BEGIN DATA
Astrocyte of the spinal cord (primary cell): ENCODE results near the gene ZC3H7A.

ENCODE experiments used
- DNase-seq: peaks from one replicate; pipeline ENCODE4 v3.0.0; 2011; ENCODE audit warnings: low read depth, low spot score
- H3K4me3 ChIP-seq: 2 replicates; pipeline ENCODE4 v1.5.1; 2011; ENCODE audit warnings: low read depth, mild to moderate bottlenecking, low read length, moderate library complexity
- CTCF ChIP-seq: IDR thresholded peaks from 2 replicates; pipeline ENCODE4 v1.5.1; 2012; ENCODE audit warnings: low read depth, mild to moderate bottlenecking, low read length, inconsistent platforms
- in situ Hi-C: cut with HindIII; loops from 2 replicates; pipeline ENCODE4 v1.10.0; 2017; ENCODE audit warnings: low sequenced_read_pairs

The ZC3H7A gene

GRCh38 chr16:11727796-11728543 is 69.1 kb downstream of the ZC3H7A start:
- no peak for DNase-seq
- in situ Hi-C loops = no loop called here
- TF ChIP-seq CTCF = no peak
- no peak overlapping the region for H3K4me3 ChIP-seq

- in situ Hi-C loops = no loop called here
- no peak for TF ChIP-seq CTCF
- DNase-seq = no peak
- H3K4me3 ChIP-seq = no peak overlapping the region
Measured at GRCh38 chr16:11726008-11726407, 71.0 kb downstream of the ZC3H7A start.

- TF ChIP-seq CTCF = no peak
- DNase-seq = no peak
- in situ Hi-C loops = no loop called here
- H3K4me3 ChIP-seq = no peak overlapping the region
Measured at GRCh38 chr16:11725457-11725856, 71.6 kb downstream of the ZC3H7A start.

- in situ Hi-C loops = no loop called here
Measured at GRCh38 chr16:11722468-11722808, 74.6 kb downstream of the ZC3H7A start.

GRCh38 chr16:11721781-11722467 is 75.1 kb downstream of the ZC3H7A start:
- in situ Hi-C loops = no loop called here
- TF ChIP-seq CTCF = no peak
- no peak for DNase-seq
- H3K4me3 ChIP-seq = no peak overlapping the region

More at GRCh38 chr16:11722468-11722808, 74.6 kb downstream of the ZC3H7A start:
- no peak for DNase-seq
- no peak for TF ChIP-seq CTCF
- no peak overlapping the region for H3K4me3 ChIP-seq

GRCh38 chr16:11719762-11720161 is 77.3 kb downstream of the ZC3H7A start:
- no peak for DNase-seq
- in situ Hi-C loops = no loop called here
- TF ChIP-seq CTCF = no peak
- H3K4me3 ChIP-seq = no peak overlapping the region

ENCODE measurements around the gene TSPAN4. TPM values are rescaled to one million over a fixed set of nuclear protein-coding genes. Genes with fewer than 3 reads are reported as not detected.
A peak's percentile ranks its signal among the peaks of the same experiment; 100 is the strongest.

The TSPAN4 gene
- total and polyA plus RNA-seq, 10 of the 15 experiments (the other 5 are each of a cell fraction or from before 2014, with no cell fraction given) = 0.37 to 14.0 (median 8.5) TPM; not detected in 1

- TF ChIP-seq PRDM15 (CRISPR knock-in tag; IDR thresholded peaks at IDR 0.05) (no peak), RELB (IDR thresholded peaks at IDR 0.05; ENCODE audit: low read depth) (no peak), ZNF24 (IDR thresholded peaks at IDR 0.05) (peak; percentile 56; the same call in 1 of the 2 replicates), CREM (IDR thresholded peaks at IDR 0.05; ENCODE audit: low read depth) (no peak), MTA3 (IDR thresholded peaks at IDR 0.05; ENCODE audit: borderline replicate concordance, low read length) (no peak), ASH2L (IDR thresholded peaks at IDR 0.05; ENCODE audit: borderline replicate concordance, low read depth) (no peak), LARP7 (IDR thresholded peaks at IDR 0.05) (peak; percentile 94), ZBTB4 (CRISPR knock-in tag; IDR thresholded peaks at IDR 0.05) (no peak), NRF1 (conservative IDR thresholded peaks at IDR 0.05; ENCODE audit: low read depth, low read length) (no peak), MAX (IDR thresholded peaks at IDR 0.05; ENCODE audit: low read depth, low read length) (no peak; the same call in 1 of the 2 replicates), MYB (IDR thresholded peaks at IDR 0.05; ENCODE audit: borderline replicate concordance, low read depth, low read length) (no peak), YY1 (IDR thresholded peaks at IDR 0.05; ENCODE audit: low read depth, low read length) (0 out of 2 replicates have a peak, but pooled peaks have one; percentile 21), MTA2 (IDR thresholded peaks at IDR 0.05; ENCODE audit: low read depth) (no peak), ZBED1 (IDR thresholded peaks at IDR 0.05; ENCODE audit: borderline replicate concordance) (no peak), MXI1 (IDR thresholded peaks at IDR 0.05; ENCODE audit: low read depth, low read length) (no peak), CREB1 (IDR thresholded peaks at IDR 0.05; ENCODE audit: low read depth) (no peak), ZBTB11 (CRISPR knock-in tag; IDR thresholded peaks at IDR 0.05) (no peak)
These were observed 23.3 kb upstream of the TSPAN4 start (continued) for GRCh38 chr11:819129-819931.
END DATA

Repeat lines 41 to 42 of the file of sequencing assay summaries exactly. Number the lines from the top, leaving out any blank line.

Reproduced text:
The TSPAN4 gene
- total and polyA plus RNA-seq, 10 of the 15 experiments (the other 5 are each of a cell fraction or from before 2014, with no cell fraction given) = 0.37 to 14.0 (median 8.5) TPM; not detected in 1